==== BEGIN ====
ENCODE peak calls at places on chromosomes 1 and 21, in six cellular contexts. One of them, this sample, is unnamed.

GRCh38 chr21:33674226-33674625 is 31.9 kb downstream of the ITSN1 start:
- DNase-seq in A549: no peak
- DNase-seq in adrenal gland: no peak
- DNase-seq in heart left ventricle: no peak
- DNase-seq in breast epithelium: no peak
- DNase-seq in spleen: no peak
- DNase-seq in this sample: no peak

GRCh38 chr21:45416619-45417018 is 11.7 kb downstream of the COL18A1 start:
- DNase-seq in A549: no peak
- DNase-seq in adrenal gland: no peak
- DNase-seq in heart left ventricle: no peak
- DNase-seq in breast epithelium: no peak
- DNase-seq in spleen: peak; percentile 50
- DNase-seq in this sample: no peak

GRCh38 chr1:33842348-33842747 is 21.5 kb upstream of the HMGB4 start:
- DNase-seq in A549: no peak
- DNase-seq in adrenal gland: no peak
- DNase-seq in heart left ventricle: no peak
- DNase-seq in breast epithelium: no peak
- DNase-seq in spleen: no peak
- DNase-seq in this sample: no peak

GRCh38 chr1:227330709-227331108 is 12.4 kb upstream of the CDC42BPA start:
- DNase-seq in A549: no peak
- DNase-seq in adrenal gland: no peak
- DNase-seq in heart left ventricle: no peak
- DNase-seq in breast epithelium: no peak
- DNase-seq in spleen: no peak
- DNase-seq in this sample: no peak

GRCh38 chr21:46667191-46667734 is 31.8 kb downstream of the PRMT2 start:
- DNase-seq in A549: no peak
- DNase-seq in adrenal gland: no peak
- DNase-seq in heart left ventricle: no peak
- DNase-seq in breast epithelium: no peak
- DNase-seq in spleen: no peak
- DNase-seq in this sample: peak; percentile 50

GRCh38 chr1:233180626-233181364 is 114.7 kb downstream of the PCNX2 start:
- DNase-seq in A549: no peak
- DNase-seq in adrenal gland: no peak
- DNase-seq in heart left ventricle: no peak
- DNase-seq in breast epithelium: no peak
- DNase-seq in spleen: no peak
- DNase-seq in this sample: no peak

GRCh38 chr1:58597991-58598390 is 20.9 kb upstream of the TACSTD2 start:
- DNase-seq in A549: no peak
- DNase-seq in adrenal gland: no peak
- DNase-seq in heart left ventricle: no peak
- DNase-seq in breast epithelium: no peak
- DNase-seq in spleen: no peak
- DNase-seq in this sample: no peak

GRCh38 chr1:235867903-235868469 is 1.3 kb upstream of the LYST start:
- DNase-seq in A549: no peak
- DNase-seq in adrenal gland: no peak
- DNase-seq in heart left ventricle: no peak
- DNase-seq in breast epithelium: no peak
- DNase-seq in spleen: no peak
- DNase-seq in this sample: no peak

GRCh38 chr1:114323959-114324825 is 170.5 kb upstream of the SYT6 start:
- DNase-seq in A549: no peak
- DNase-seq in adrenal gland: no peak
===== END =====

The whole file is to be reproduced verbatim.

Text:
ENCODE peak calls at places on chromosomes 1 and 21, in six cellular contexts. One of them, this sample, is unnamed.

GRCh38 chr21:33674226-33674625 is 31.9 kb downstream of the ITSN1 start:
- DNase-seq in A549: no peak
- DNase-seq in adrenal gland: no peak
- DNase-seq in heart left ventricle: no peak
- DNase-seq in breast epithelium: no peak
- DNase-seq in spleen: no peak
- DNase-seq in this sample: no peak

GRCh38 chr21:45416619-45417018 is 11.7 kb downstream of the COL18A1 start:
- DNase-seq in A549: no peak
- DNase-seq in adrenal gland: no peak
- DNase-seq in heart left ventricle: no peak
- DNase-seq in breast epithelium: no peak
- DNase-seq in spleen: peak; percentile 50
- DNase-seq in this sample: no peak

GRCh38 chr1:33842348-33842747 is 21.5 kb upstream of the HMGB4 start:
- DNase-seq in A549: no peak
- DNase-seq in adrenal gland: no peak
- DNase-seq in heart left ventricle: no peak
- DNase-seq in breast epithelium: no peak
- DNase-seq in spleen: no peak
- DNase-seq in this sample: no peak

GRCh38 chr1:227330709-227331108 is 12.4 kb upstream of the CDC42BPA start:
- DNase-seq in A549: no peak
- DNase-seq in adrenal gland: no peak
- DNase-seq in heart left ventricle: no peak
- DNase-seq in breast epithelium: no peak
- DNase-seq in spleen: no peak
- DNase-seq in this sample: no peak

GRCh38 chr21:46667191-46667734 is 31.8 kb downstream of the PRMT2 start:
- DNase-seq in A549: no peak
- DNase-seq in adrenal gland: no peak
- DNase-seq in heart left ventricle: no peak
- DNase-seq in breast epithelium: no peak
- DNase-seq in spleen: no peak
- DNase-seq in this sample: peak; percentile 50

GRCh38 chr1:233180626-233181364 is 114.7 kb downstream of the PCNX2 start:
- DNase-seq in A549: no peak
- DNase-seq in adrenal gland: no peak
- DNase-seq in heart left ventricle: no peak
- DNase-seq in breast epithelium: no peak
- DNase-seq in spleen: no peak
- DNase-seq in this sample: no peak

GRCh38 chr1:58597991-58598390 is 20.9 kb upstream of the TACSTD2 start:
- DNase-seq in A549: no peak
- DNase-seq in adrenal gland: no peak
- DNase-seq in heart left ventricle: no peak
- DNase-seq in breast epithelium: no peak
- DNase-seq in spleen: no peak
- DNase-seq in this sample: no peak

GRCh38 chr1:235867903-235868469 is 1.3 kb upstream of the LYST start:
- DNase-seq in A549: no peak
- DNase-seq in adrenal gland: no peak
- DNase-seq in heart left ventricle: no peak
- DNase-seq in breast epithelium: no peak
- DNase-seq in spleen: no peak
- DNase-seq in this sample: no peak

GRCh38 chr1:114323959-114324825 is 170.5 kb upstream of the SYT6 start:
- DNase-seq in A549: no peak
- DNase-seq in adrenal gland: no peak